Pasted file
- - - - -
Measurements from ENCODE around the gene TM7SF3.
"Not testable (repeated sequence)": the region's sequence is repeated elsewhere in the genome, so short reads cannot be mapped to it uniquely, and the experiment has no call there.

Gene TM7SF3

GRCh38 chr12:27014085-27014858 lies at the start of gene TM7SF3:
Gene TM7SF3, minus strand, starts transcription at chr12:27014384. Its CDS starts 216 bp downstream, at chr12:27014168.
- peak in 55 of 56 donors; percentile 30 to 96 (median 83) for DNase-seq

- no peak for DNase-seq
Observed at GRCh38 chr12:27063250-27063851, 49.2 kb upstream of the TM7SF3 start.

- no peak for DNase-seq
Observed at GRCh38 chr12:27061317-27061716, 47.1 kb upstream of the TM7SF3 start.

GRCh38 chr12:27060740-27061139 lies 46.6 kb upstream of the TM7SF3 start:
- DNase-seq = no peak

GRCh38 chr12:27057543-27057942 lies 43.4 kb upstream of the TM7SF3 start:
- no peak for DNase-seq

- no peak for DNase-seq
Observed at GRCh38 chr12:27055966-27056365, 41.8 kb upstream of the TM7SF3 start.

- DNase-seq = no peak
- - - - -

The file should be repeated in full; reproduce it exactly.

Measurements from ENCODE around the gene TM7SF3.
"Not testable (repeated sequence)": the region's sequence is repeated elsewhere in the genome, so short reads cannot be mapped to it uniquely, and the experiment has no call there.

Gene TM7SF3

GRCh38 chr12:27014085-27014858 lies at the start of gene TM7SF3:
Gene TM7SF3, minus strand, starts transcription at chr12:27014384. Its CDS starts 216 bp downstream, at chr12:27014168.
- peak in 55 of 56 donors; percentile 30 to 96 (median 83) for DNase-seq

- no peak for DNase-seq
Observed at GRCh38 chr12:27063250-27063851, 49.2 kb upstream of the TM7SF3 start.

- no peak for DNase-seq
Observed at GRCh38 chr12:27061317-27061716, 47.1 kb upstream of the TM7SF3 start.

GRCh38 chr12:27060740-27061139 lies 46.6 kb upstream of the TM7SF3 start:
- DNase-seq = no peak

GRCh38 chr12:27057543-27057942 lies 43.4 kb upstream of the TM7SF3 start:
- no peak for DNase-seq

- no peak for DNase-seq
Observed at GRCh38 chr12:27055966-27056365, 41.8 kb upstream of the TM7SF3 start.

- DNase-seq = no peak